Came across this great Kickstarter article … inspiration not to give up if you don’t know what you are doing or if you epically fail. http://www.forbes.com/sites/ericwagner/2013/02/12/diary-of-a-mad-entrepreneur-and-his-6-figure-kickstarter-launch/#20800a3b4a41
Today marked the first day that I showed the line to a retail establishment. I walked into a retail toy store in the small town of NC and started chatting with the owner. A fantastically open and sharing gentleman. He spent a good amount of time with me. And, then invited me back to meet a ‘toy rep’ that happened to be coming in later in the afternoon. Here are some things that I took away from each conversation:
Toy Store owner:
- Other companies have tried the whole dog/horse + accessories thing in the past and did not succeed; good concept but not a hit out of the park concept. However, there were certain items in our line that he thought were really really great.
- The big toy brands – Hasbro, Mattel, Lego – have or have been or are trying to pull out of independent toy stores (Hasbro has pulled out completely; Mattel pulled out but is back in half-heartedly; Lego I believe pulled out? or was thinking about it but is now back in)
- Toy store owners hate shipping costs just like consumers hate paying for shipping; they cut into their margins; this gentleman only invited his toy rep in after the toy rep offered free shipping + net 90 terms
- Payment terms. I knew nothing about payment terms going in (and I wanted to understand payment terms to be able to hold my own in a first sales meeting the following day). Some new brands require a credit card for initial orders. But, most of the time terms are net 30, net 60, or net 90. And, consider yourself lucky if you get paid on time or, sometimes, paid at all (pay attention to which geographic areas or neighborhoods the toy stores are in I was advised). I will have to write another post about the finance aspect of this whole business.
- The price point for a good product can turn it into a great smashing product. He gave an example of a particular ‘animal’ toy that I or someone else would just take to be a regular kind of basic toy. Supposedly, it is a golden goose for the company. It’s a good toy, basic, appeals to many, and is a very good price point, – which makes it a smashing product. Price can be everything.
- They want to order things by 4 or 5 or 6.
- Real estate in the stores is everything. Most stores don’t have ‘dead space’. Dead space is open space and it is usually open for a reason. It might merchandise horribly – be at the back of a store in a corner that nobody goes to. Where will the stuff go?
- He gave another example of a company started by two women. Let’s say this company makes accessories for girls to be used at school. The product(s) and the company were a big hit. The company was making a lot of $ and reinvested the $ to grow and solidify operations. But, competition was coming in. And, sometimes when something is successful it will spur the notice of the larger guys, the guys that can produce fast at low cost. And, sure enough, competition came in and this company was in for trouble. They sold out to another company – in something that looked more like a bankruptcy sale. Beware.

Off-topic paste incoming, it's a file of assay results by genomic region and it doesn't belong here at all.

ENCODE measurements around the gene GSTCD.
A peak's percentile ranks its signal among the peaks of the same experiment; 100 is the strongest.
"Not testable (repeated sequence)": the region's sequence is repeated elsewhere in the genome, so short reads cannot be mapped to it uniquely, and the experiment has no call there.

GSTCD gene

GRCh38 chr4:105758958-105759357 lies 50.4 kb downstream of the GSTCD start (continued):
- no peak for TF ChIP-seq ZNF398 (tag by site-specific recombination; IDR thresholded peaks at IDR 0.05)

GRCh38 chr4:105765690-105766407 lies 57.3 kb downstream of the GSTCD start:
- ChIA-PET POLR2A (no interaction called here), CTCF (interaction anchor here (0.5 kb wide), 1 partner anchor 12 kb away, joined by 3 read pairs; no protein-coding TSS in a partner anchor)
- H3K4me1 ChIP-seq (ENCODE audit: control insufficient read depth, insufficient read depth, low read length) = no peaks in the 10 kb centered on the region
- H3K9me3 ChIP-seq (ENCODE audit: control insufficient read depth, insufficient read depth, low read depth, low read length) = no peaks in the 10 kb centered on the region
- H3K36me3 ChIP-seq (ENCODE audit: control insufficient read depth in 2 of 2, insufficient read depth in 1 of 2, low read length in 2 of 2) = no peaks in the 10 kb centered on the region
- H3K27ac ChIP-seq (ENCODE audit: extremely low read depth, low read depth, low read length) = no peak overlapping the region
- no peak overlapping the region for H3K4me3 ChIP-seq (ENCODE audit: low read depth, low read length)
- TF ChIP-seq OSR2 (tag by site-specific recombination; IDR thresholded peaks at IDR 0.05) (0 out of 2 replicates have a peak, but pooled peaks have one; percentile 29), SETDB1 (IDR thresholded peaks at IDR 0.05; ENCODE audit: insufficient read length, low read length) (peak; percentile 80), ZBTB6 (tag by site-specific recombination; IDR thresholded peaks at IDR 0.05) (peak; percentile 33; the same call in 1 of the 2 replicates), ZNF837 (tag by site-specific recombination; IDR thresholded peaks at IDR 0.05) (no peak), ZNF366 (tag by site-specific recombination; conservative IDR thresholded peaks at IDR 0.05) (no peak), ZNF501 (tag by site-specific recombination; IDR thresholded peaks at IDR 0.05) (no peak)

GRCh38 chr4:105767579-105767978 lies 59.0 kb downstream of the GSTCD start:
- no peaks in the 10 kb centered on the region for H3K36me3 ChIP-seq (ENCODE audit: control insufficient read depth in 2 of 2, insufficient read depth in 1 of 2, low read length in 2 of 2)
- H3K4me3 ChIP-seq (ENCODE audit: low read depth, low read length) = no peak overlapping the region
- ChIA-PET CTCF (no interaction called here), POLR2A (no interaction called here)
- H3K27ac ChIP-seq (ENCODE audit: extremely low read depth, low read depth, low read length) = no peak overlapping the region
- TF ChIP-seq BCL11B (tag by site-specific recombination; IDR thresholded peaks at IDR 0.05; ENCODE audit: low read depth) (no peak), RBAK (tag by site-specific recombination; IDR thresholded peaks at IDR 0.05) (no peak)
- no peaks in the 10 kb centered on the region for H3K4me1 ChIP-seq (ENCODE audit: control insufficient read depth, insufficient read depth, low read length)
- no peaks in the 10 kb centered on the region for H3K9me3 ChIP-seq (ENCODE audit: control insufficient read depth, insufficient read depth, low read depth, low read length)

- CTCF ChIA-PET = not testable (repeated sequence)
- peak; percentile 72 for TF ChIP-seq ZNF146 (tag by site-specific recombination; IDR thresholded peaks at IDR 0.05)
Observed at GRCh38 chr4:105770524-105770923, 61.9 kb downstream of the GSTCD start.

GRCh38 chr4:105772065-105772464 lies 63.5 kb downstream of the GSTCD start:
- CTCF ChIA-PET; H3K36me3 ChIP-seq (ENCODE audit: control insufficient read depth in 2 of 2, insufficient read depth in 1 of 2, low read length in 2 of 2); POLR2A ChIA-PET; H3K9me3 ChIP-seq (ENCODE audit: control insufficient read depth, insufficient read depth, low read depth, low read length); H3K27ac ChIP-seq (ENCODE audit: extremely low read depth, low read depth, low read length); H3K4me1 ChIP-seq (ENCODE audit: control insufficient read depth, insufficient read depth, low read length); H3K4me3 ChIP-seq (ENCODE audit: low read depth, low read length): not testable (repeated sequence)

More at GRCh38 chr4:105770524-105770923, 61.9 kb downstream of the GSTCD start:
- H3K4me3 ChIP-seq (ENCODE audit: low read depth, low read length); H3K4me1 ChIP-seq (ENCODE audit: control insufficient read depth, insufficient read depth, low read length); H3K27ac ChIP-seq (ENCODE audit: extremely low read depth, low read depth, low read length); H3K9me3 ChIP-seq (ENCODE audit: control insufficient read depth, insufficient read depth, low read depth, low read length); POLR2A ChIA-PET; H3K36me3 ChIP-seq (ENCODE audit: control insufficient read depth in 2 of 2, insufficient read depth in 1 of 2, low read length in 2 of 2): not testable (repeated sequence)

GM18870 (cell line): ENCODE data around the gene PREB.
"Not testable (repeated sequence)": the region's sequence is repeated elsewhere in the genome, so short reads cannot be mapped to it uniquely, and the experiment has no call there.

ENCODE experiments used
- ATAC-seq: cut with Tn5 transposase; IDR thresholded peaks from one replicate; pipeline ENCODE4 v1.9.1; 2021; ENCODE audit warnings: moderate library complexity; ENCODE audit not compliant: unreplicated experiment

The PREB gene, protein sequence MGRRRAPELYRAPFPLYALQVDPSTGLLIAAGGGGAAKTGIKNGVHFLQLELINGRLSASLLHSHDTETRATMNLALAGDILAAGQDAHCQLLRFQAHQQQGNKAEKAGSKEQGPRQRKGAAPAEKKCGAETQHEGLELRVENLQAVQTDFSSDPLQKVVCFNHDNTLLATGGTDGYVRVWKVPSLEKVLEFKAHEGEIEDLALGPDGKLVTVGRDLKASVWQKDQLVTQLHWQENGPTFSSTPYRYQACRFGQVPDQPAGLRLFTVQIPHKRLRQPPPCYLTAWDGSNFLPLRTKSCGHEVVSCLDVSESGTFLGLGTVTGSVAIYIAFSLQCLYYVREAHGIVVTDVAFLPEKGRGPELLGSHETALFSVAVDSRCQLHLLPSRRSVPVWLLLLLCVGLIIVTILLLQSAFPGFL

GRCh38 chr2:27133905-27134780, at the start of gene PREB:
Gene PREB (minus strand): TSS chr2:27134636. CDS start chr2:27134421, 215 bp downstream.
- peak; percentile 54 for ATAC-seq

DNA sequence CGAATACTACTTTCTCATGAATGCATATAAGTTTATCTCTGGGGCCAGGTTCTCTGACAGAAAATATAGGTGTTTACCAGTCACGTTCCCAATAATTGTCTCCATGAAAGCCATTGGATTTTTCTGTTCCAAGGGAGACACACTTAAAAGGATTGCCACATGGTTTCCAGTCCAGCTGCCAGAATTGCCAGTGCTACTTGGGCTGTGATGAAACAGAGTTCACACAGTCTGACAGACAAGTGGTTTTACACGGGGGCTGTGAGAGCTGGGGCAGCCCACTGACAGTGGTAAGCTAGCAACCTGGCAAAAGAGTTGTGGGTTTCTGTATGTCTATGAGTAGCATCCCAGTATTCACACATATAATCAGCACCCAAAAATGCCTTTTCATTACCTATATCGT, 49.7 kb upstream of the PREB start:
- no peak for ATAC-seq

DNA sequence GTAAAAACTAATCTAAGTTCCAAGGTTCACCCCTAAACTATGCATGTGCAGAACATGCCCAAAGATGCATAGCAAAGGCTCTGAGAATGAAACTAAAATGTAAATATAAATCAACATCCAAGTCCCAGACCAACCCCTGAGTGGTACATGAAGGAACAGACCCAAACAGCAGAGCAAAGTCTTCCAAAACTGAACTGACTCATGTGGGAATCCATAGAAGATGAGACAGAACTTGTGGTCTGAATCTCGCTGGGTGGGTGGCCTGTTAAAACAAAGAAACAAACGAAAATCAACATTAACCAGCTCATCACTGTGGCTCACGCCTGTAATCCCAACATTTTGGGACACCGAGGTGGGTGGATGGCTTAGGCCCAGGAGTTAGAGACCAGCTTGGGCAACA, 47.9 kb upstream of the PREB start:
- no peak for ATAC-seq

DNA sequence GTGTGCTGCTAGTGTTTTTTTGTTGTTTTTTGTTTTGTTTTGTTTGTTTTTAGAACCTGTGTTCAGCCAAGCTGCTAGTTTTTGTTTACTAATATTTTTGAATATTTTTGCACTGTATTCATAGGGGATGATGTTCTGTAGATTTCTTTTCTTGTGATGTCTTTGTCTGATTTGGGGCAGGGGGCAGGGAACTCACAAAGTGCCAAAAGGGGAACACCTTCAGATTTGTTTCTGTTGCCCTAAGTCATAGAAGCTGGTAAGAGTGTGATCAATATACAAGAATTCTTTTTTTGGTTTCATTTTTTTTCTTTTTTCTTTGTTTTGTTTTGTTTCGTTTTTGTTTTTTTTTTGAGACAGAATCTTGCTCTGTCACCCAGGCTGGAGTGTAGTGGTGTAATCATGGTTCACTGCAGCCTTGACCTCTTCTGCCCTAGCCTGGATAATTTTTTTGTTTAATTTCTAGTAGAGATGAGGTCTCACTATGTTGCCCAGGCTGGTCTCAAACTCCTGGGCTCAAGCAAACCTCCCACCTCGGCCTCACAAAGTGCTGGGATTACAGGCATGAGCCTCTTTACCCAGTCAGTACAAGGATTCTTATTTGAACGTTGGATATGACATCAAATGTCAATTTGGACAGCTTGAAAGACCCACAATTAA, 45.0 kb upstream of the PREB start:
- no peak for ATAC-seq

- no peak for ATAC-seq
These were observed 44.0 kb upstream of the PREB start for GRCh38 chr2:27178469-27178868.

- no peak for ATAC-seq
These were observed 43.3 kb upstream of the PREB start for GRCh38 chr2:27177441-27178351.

- He also advised to beware of two things in the toy business (or physical product business): (1) cash flow, and (2) inventory. It’s all about cash flow. And it’s all about inventory. You don’t want too much inventory. You don’t to be sitting on stuff that won’t sell.
- There are these things called ‘toy reps’ or ‘toy representatives’ that represent certain lines of toys on an exclusive basis in a certain territory; for example, you have the New England territory, the New York City territory
- A toy rep’s job is to go store to store, show lines, and secure orders; they have relationships with store owners/buyers; this rep had some huge account(s)
- The independent toy store business is in year over year decline AKA it is not a growth business; this toy rep lost 7 accounts last year due to retail accounts closing/going under
- One of the big three brands listed above (Hasbro/Mattel/Lego) that does billions in revenues makes under 40 million nationally from independent toy stores (independent toy stores really are a sliver of the pie it seems …)
- I will need to explain something about reps that is hard to communicate with words. It was seeing the rep that really spoke a thousand words to me. The rep comes in with a plastic box. The size of a filing box. And opened it. And, inside there were some 10 binders and catalogs. Each was filled with anywhere between 50 to 350 pages. If this rep had my 20 products to sell on 2 sales sheets, wouldn’t they just get lost in all that? How would it come out? When? How would it get represented?
- Toy reps generally take 15%. That’s 15% of the purchase order value from the retail establishment.
- Rep recommended checking out ASTRA and the ASTRA show coming up. ASTRA = American Specialty Toy Retailing Association. In 2016, June 5-8 in Denver Colorado.
- Reps know accounts. They know who pays net 30, who pays late, who doesn’t pay. Because they have history with these guys. And, because they only get paid when you get paid. So, they know this stuff. He also mentioned that they Big Four (Target, Walmart, Kmart & Toys R Us) – they will push out payment forever – and if they don’t sell it, they won’t pay you.